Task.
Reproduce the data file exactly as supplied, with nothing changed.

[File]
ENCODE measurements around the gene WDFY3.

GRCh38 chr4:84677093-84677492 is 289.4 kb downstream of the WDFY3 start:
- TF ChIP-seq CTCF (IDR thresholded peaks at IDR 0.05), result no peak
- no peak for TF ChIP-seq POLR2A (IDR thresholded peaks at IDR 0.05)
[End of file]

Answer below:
ENCODE measurements around the gene WDFY3.

GRCh38 chr4:84677093-84677492 is 289.4 kb downstream of the WDFY3 start:
- TF ChIP-seq CTCF (IDR thresholded peaks at IDR 0.05), result no peak
- no peak for TF ChIP-seq POLR2A (IDR thresholded peaks at IDR 0.05)